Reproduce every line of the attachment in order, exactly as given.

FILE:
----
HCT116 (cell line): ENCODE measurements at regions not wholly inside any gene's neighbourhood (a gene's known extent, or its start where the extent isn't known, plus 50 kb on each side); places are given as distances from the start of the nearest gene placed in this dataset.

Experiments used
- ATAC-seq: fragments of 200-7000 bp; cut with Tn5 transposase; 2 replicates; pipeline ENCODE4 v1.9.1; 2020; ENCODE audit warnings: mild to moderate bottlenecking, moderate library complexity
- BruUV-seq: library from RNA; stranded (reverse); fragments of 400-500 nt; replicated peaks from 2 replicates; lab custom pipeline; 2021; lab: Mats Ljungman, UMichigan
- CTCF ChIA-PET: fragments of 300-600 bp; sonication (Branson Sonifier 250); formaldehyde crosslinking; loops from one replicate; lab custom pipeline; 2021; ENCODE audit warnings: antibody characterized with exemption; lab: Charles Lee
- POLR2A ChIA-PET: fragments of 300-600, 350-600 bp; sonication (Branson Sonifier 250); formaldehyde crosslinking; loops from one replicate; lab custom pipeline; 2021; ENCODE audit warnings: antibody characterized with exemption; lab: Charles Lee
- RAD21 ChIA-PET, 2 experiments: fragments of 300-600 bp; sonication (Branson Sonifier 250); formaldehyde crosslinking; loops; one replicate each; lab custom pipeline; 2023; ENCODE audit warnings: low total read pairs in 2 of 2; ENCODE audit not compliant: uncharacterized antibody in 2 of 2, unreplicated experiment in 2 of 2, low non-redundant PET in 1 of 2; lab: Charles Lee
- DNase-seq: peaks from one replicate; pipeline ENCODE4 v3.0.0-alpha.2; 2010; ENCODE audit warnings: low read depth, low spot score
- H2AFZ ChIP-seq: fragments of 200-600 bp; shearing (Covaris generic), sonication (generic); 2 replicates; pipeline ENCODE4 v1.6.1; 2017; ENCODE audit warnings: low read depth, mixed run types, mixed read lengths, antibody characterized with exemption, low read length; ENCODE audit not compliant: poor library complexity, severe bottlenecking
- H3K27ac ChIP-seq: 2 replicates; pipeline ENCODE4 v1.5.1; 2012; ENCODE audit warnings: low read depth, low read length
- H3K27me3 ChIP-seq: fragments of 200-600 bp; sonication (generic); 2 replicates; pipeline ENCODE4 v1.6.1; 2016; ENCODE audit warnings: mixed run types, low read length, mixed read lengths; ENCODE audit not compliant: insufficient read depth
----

HCT116 (cell line): ENCODE measurements at regions not wholly inside any gene's neighbourhood (a gene's known extent, or its start where the extent isn't known, plus 50 kb on each side); places are given as distances from the start of the nearest gene placed in this dataset.

Experiments used
- ATAC-seq: fragments of 200-7000 bp; cut with Tn5 transposase; 2 replicates; pipeline ENCODE4 v1.9.1; 2020; ENCODE audit warnings: mild to moderate bottlenecking, moderate library complexity
- BruUV-seq: library from RNA; stranded (reverse); fragments of 400-500 nt; replicated peaks from 2 replicates; lab custom pipeline; 2021; lab: Mats Ljungman, UMichigan
- CTCF ChIA-PET: fragments of 300-600 bp; sonication (Branson Sonifier 250); formaldehyde crosslinking; loops from one replicate; lab custom pipeline; 2021; ENCODE audit warnings: antibody characterized with exemption; lab: Charles Lee
- POLR2A ChIA-PET: fragments of 300-600, 350-600 bp; sonication (Branson Sonifier 250); formaldehyde crosslinking; loops from one replicate; lab custom pipeline; 2021; ENCODE audit warnings: antibody characterized with exemption; lab: Charles Lee
- RAD21 ChIA-PET, 2 experiments: fragments of 300-600 bp; sonication (Branson Sonifier 250); formaldehyde crosslinking; loops; one replicate each; lab custom pipeline; 2023; ENCODE audit warnings: low total read pairs in 2 of 2; ENCODE audit not compliant: uncharacterized antibody in 2 of 2, unreplicated experiment in 2 of 2, low non-redundant PET in 1 of 2; lab: Charles Lee
- DNase-seq: peaks from one replicate; pipeline ENCODE4 v3.0.0-alpha.2; 2010; ENCODE audit warnings: low read depth, low spot score
- H2AFZ ChIP-seq: fragments of 200-600 bp; shearing (Covaris generic), sonication (generic); 2 replicates; pipeline ENCODE4 v1.6.1; 2017; ENCODE audit warnings: low read depth, mixed run types, mixed read lengths, antibody characterized with exemption, low read length; ENCODE audit not compliant: poor library complexity, severe bottlenecking
- H3K27ac ChIP-seq: 2 replicates; pipeline ENCODE4 v1.5.1; 2012; ENCODE audit warnings: low read depth, low read length
- H3K27me3 ChIP-seq: fragments of 200-600 bp; sonication (generic); 2 replicates; pipeline ENCODE4 v1.6.1; 2016; ENCODE audit warnings: mixed run types, low read length, mixed read lengths; ENCODE audit not compliant: insufficient read depth